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With the White House facing criticism over President Trump's decision to withdraw U.S. forces from Syria, National Security Adviser John Bolton on Sunday said the drawdown will be conditioned on the defeat of the Islamic State and the safety of Kurdish allies.

Updated at 2:47 p.m. EST

President Trump and U.S. Central Command on Sunday confirmed that a United States airstrike in Yemen has killed one of the militants believed to be behind the deadly USS Cole bombing in 2000.

At least 30 workers were killed and several others injured when a gold mine in northeastern Afghanistan collapsed Sunday, local officials said.

Nek Mohammad Nazari, a spokesman for the provincial governor, told Agence France-Presse the victims were illegally searching for gold and had dug deep in a riverbed in the Kohistan district of Badakhshan province when the walls caved in.

Local villagers and the Taliban alike rely heavily on illegal mining for revenue in the region.

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In Yemen, tens of thousands of children have starved to death in a war led by Saudi Arabia that will soon enter its fourth year. Another 14 million — half the country's population — are at risk of starvation.

The al-Hol refugee camp, in northeastern Syria near the border with Iraq, is overwhelmed with new arrivals. For years, the camp, run by Kurdish authorities with help from the United Nations and other international organizations, has housed thousands of Iraqi refugees. More recently, though, the camp has become home to large numbers of Syrians, fleeing towns where the U.S.-led coalition is fighting the last remnants of ISIS. Hundreds of thousands have become internally displaced, with many families forced to move multiple times.

The 612-pound tuna had to be wheeled into its new owner's sushi restaurant on a low platform, its mouth agape.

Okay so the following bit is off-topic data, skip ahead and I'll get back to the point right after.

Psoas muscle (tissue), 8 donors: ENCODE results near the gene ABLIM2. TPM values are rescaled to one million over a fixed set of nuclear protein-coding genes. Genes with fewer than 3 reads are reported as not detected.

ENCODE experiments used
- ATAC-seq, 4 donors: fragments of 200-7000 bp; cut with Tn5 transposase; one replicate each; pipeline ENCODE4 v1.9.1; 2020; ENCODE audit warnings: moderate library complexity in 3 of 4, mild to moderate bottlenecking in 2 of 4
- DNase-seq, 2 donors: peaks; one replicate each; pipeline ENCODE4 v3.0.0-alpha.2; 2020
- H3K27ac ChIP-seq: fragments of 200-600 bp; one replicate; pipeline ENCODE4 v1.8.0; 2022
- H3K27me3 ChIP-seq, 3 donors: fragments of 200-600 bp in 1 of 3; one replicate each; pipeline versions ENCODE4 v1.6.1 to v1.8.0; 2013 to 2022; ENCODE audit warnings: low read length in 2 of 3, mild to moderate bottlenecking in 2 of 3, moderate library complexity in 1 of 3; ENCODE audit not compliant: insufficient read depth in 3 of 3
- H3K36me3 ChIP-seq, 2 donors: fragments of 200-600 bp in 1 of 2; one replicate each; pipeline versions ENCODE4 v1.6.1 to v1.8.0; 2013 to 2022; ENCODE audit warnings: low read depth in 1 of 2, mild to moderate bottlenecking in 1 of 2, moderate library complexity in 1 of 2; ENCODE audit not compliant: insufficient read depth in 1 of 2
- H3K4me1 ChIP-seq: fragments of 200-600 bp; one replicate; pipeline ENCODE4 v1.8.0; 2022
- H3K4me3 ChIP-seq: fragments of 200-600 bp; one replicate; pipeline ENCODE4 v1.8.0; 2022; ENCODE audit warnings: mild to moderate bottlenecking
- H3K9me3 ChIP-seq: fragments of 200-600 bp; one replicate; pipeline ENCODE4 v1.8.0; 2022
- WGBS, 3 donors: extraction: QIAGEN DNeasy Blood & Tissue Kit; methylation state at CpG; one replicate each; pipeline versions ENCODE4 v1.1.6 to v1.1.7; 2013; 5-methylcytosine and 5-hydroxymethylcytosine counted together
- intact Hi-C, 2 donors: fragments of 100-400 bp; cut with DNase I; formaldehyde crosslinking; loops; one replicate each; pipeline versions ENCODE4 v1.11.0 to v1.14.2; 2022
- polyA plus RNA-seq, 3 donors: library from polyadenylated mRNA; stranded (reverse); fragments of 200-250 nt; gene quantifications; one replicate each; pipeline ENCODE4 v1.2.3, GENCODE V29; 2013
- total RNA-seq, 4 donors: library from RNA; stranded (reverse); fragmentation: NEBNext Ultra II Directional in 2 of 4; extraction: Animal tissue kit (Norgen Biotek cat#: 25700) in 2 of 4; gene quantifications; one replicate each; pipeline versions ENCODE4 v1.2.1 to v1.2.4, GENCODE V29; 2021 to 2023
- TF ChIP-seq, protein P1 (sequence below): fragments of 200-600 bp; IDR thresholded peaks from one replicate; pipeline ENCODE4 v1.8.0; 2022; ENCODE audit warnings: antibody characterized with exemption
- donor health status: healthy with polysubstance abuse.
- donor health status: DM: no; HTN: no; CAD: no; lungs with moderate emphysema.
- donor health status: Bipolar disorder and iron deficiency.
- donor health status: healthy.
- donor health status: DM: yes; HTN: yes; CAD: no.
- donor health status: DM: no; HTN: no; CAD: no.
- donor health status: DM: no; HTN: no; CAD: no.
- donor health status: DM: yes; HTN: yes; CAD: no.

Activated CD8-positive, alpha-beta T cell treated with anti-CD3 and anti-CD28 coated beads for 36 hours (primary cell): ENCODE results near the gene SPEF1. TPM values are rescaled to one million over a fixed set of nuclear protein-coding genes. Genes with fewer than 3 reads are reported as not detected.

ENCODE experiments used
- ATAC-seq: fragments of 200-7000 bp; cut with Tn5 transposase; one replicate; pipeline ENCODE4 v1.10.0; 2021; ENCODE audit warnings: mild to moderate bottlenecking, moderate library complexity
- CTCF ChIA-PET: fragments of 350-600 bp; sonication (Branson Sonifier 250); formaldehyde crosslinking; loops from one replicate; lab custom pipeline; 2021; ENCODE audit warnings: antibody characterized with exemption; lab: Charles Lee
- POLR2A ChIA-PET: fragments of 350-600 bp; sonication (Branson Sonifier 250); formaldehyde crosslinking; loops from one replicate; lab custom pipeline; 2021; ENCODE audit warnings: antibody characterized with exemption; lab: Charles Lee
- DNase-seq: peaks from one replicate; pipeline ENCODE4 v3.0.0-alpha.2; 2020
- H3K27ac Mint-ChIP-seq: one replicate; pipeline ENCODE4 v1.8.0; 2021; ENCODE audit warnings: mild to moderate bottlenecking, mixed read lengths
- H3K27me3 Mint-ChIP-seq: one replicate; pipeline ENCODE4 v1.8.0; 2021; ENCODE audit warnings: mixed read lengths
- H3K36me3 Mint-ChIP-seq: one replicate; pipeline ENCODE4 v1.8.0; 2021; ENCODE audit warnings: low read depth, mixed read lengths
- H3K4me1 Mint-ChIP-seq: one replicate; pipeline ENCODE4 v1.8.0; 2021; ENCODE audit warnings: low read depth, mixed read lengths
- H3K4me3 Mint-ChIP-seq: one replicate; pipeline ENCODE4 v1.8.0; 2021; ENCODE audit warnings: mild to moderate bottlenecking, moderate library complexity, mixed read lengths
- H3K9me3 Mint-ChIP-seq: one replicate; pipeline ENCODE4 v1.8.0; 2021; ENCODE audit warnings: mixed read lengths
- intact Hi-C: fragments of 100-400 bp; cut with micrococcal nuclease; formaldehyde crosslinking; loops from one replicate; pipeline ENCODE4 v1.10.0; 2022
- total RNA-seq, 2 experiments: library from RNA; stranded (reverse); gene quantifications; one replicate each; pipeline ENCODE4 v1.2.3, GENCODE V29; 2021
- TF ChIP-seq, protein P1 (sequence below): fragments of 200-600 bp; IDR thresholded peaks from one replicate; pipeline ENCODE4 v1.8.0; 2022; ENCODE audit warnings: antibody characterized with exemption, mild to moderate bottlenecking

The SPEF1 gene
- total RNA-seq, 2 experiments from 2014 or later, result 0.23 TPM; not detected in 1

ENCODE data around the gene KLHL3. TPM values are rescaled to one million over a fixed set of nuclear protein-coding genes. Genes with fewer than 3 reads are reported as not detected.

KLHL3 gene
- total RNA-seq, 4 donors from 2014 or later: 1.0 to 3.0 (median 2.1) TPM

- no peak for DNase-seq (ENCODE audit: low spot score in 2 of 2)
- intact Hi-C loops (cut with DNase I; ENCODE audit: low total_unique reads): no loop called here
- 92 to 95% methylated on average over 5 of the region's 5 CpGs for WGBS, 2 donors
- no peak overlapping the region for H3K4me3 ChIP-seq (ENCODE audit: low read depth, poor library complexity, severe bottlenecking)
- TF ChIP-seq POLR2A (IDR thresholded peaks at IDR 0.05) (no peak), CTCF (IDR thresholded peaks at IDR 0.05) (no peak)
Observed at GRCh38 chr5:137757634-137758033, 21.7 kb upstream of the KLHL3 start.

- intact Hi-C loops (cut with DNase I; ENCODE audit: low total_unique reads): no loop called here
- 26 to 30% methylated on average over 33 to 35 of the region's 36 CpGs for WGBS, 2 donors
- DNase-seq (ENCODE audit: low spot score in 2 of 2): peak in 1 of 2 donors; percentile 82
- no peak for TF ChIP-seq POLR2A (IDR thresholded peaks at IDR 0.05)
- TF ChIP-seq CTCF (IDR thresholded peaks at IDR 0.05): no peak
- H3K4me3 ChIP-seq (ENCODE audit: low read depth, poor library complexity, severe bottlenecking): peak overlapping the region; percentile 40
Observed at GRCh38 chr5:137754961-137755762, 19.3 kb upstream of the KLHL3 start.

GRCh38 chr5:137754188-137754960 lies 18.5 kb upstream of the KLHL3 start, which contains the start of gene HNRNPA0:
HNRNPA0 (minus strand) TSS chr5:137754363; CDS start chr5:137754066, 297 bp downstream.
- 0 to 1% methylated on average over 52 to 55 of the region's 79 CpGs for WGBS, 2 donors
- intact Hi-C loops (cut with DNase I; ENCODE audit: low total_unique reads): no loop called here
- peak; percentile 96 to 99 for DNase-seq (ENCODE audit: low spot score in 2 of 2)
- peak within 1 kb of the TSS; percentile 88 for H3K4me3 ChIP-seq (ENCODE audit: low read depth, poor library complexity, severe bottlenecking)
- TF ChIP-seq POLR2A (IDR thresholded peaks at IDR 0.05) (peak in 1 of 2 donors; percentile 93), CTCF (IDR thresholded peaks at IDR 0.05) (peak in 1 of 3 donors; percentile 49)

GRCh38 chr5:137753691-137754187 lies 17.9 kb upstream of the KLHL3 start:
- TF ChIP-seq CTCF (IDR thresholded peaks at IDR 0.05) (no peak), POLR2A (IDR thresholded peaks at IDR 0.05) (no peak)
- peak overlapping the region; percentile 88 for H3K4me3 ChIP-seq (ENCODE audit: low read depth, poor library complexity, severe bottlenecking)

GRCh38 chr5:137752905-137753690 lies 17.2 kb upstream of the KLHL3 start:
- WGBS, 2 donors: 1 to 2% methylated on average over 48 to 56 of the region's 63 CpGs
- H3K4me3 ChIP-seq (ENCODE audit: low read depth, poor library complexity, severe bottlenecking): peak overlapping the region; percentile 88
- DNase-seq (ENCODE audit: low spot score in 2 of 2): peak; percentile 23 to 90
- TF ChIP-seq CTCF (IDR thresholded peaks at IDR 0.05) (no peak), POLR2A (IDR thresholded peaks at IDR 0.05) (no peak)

Sushi chain owner Kiyoshi Kimura purchased the immense Pacific bluefin tuna in an auction on Saturday at a Tokyo fish market. The fish sold for a record 333.6 million yen, more than $3 million, The Associated Press reported.

The Ukrainian Orthodox Church officially gained independence on Saturday, with the signing of a decree that marked its separation from the Russian church that it has been tied to for centuries.

Ecumenical Patriarch of Constantinople Bartholomew I signed the decree of independence, or tomos, in Istanbul, formalizing a split that has angered Moscow amid a broader political conflict between Ukraine and Russia.

"The pious Ukrainian people have awaited this blessed day for seven entire centuries," Bartholomew I said in his address at the Patriarchal Church of St. George.

Paul Whelan, the former U.S. Marine arrested on suspicion of spying by Russia, continues to be held in a Moscow prison.

Meanwhile, Russia announced on Saturday that the U.S. is holding a Russian national, but a top Russian official quickly dismissed any talk of a detainee exchange.

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Protests erupted in southern India this week...

(SOUNDBITE OF PROTEST)

UNIDENTIFIED PEOPLE: (Chanting in foreign language).

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Three million people granted access to clean water, 4 million children given food. When charities publicize their work, they tend to focus on successes. But today, a story about a charity that's proud to announce that it's failing. NPR's Nurith Aizenman explains.

YouTube

A band from Mongolia that blends the screaming guitars of heavy metal and traditional Mongolian guttural singing has picked up 7 million views for its two videos.

Thousands of protesters took to the streets in Sudan Friday in the latest wave of anti-government demonstrations that have taken place for more than two weeks.

Police used tear gas to disperse demonstrators who gathered after noon prayers in the capital city of Khartoum, The Associated Press reports. Protesters demanded the upheaval of the country's military regime, chanting "freedom, peace, justice" and carrying banners with the Arabic command for "leave."

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Updated at 4:13 p.m. ET

Embassies of several countries are trying to assist ex-U.S. Marine Paul Whelan as he remains in a Moscow prison over allegations of espionage. Whelan was born in Canada and has since gained citizenship in the U.S., Britain and Ireland.

If convicted, he could face up to 20 years in prison. At least three countries have confirmed that they have requested consular access to Whelan: The U.S., Britain and Ireland say they're working to support him in detention and ensure his rights are respected.

At the beginning of 2018, we made predictions about what the year in global health and development might look like in the countries we cover.

The pundits we interviewed forecast that 2018 would bring a decline in the number of health workers around the world, inspire more humanitarians to share their #MeToo stories and see more conflict that would drive the world's humanitarian crises.

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